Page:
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How do I do community string Indexing for other switches like D link DES 3526 and Brocade Fastiron SX800?

I am running a java program to poll a specific vlan on a Brocade sx 800 l3 switch. The program throws a "Time out error". I then checked the switch log , which says community string invalid. I'm having trouble with the syntax "community@vlanid".

Displaying all Vlans and their names:

Displaying all Vlans and their names

Could someone please tell me the community string indexing for switches other than Cisco?

EDIT

I tried the commands in CLI with Net-SNMP:

Poll sysDescr:

snmpwalk -v 2c -c public 10.21.200.4 1.3.6.1.2.1.1.1
SNMPv2-MIB::sysDescr.0 = STRING: DES-3526 Fast-Ethernet Switch

Poll dot1dTpFdbAddress (default Vlan):

snmpbulkwalk -v 2c -c public 10.21.200.4 1.3.6.1.2.1.17.4.3.1.1
SNMPv2-SMI::mib-2.17.4.3.1.1.0.27.17.189.90.220 = Hex-STRING: 00 1B 11 BD 5A DC
SNMPv2-SMI::mib-2.17.4.3.1.1.4.254.127.149.86.136 = Hex-STRING: 04 FE 7F 95 56 88

Poll dot1dTpFdbAddress (default Vlan4):

snmpbulkwalk -v 2c -c public@4 10.21.200.4 .1.3.6.1.2.1.17.4.3.1.1
Timeout: No Response from 10.21.200.4

Netdisco listing all ports and corresponding MAC addresses Netdisco listing all ports and corresponding MAC addresses

I want to retrieve all MAC addresses from individual ports. The Q-Bridge MIB shows all the ports on the switch but unfortunately the MAC address OID is not accessible. On the other hand, using the Bridge MIB lists only MAC addresses from the default Vlan. P.S: the community string indexing ( coommstring@vlanid ) to access other vlans only works with CISCO switches.

  • Which OIDs are you polling? FYI, other than BRIDGE-MIB or Q-BRIDGE-MIB, I cannot think of OIDs which require indexing with vlan id – Mike Pennington Jan 29 '14 at 11:22
  • Yes,the Bridge MIB only. I am trying to poll dot1dTpFdbAddress to retrieve the MAC Table from a specific Vlanid (vlan:4) on the Brocade SX 800 switch (OID : 1.3.6.2.3.1.17.4.3.1.1 ). I believe there is an error in the syntax public@4 .Can you pls clarify that? – Abhishek Balaji R Jan 29 '14 at 11:31
  • 1
    Diagnostic test... Does polling sysdescr work? snmpget -v 2c -c public [SWITCH-ADDRESS-HERE] .1.3.6.1.2.1.1.1.0 – Mike Pennington Jan 29 '14 at 11:56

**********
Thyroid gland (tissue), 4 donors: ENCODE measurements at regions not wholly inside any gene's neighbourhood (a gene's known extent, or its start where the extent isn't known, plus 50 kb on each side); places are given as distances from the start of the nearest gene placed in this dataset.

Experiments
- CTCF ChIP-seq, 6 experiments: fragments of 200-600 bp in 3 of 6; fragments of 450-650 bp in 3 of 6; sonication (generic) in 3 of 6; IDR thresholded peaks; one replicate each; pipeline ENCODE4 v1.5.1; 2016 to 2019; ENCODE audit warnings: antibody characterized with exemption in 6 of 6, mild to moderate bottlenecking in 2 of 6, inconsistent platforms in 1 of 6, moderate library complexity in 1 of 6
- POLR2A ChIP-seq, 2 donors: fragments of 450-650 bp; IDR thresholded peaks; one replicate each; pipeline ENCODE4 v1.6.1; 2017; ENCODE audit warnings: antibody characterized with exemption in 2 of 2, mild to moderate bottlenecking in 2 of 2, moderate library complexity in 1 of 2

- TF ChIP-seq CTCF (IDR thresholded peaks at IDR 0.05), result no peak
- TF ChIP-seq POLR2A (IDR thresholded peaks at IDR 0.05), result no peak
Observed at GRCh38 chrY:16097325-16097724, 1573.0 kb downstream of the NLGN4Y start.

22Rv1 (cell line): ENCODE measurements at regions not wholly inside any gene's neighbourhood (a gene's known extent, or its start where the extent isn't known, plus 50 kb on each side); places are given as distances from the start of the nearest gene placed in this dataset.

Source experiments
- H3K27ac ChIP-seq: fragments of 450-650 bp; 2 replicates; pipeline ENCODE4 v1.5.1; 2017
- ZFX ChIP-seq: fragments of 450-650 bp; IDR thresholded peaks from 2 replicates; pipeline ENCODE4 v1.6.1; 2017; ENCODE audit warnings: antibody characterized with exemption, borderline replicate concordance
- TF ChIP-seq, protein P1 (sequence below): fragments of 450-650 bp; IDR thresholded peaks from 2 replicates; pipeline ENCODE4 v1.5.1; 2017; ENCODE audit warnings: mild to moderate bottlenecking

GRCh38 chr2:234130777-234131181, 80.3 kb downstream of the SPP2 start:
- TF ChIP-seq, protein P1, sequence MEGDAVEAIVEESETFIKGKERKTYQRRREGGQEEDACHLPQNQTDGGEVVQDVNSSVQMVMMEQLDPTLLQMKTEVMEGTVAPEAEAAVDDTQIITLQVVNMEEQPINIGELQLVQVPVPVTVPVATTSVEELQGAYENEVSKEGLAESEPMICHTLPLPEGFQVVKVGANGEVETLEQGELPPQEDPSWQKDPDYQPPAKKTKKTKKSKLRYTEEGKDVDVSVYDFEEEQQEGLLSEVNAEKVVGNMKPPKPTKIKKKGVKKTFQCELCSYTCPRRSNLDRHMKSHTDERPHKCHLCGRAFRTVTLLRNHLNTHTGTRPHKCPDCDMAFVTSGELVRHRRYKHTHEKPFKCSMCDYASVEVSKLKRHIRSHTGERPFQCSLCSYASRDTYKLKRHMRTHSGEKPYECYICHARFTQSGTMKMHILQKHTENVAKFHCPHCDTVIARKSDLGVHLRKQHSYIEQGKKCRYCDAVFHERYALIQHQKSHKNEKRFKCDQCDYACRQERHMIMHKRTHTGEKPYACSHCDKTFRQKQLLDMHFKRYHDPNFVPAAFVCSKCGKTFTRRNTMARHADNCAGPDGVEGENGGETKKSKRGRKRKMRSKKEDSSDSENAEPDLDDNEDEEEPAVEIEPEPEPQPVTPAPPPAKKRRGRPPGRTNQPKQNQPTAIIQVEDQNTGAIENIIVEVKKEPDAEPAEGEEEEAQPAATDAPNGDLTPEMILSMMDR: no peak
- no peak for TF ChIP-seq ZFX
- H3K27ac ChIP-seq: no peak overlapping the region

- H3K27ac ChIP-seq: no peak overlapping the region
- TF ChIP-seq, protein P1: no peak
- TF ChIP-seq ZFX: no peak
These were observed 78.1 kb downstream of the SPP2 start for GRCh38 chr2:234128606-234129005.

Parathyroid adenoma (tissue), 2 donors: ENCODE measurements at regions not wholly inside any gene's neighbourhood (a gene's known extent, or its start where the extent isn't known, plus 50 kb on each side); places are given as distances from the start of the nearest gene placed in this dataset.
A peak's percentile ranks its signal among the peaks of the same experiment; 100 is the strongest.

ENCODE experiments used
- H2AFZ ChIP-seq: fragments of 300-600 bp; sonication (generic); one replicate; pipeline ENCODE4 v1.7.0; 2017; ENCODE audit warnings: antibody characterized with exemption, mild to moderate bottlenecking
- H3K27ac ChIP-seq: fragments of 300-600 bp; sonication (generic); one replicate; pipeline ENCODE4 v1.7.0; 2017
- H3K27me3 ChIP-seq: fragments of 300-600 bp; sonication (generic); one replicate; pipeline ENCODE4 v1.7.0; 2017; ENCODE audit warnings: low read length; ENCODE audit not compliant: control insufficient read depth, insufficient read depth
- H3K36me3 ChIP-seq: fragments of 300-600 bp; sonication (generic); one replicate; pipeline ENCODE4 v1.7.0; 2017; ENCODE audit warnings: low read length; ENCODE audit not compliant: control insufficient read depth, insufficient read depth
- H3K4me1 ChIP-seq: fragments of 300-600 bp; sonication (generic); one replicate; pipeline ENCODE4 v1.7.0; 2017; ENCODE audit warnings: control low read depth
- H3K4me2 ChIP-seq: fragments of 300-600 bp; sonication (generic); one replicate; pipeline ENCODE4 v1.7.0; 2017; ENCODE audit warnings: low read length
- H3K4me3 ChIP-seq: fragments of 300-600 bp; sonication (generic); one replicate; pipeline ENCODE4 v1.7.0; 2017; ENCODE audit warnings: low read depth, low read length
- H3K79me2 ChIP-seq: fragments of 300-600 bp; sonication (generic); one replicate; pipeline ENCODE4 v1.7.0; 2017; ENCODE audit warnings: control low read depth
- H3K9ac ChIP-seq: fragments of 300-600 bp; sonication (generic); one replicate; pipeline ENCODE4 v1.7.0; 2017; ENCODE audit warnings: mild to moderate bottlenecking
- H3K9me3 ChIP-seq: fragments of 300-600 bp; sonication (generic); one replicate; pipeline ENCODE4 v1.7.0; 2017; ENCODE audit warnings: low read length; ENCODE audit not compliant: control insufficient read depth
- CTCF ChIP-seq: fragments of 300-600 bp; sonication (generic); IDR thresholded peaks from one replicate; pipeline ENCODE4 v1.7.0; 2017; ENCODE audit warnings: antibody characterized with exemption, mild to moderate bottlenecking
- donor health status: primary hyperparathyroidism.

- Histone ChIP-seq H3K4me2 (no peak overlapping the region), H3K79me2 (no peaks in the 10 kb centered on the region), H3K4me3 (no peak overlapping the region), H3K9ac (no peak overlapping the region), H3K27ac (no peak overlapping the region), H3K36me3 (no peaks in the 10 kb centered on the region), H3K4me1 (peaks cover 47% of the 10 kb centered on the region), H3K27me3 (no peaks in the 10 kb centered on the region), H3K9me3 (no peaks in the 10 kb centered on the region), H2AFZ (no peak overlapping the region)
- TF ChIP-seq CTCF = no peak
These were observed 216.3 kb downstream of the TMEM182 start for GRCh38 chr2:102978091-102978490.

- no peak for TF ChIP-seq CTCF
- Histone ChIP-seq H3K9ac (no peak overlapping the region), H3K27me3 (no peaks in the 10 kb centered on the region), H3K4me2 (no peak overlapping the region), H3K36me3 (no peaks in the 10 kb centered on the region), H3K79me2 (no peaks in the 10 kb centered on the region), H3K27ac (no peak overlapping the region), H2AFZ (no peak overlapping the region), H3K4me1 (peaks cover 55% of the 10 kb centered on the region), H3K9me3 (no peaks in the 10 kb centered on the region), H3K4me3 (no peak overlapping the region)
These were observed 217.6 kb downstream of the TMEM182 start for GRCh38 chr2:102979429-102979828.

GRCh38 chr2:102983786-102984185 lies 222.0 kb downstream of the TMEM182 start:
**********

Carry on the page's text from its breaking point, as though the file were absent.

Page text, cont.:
• Yes it worked. I could retrieve the list of available vlans on the Sx 800 switch. I could also get the MAC table for the default Vlanid , which in my case is vlanid 1. The problem is retrieving MAC tables from other Vlans. FYI I am coding in Java environment ( SNMP4j). Thank you. – Abhishek Balaji R Jan 29 '14 at 12:03
  • Now let's validate that the switch is behaving. Please try this (from the CLI with Net-SNMP), snmpbulkwalk -v 2c -c public@4 [SWITCH-ADDRESS-HERE] .1.3.6.1.2.1.17.4.3.1.1. Does that return what you need? – Mike Pennington Jan 29 '14 at 12:19
7

Could someone please tell me the community string indexing for switches other than Cisco?

Edit:

This is how to poll Q-BRIDGE-MIB for mac-addresses from the only non-Cisco I have, a DLink DGS-3200. I'm not using [community@vlan] for non-Cisco switches. You're correct that this indexing only applies to Ciscos. I expect any non-Cisco switch, which supports Q-BRIDGE-MIB to work the same way.

Polling sysDescr to document the switch under test

[mpenning@tsunami ~]$ # Demo from a DLink DGS-3200 switch
[mpenning@tsunami ~]$ snmpbulkwalk -v 2c -c public -OXsq 172.16.1.2 sysdescr
sysDescr.0 "DGS-3200-10 Gigabit Ethernet Switch"
[mpenning@tsunami ~]$

Walking dot1qVlanStaticName: List Vlans and their text names

[mpenning@tsunami ~]$
[mpenning@tsunami ~]$ snmpbulkwalk -v 2c -c public 172.16.1.2 .1.3.6.1.2.1.17.7.1.4.3.1.1
BRIDGE-MIB::dot1dBridge.7.1.4.3.1.1.1 = STRING: "default"
[mpenning@tsunami ~]$

dot1qFdbDynamicCount: Number of mac addresses known

[mpenning@tsunami ~]$ 
[mpenning@tsunami ~]$ snmpbulkwalk -v 2c -c public  172.16.1.2 .1.3.6.1.2.1.17.7.1.2.1.1.2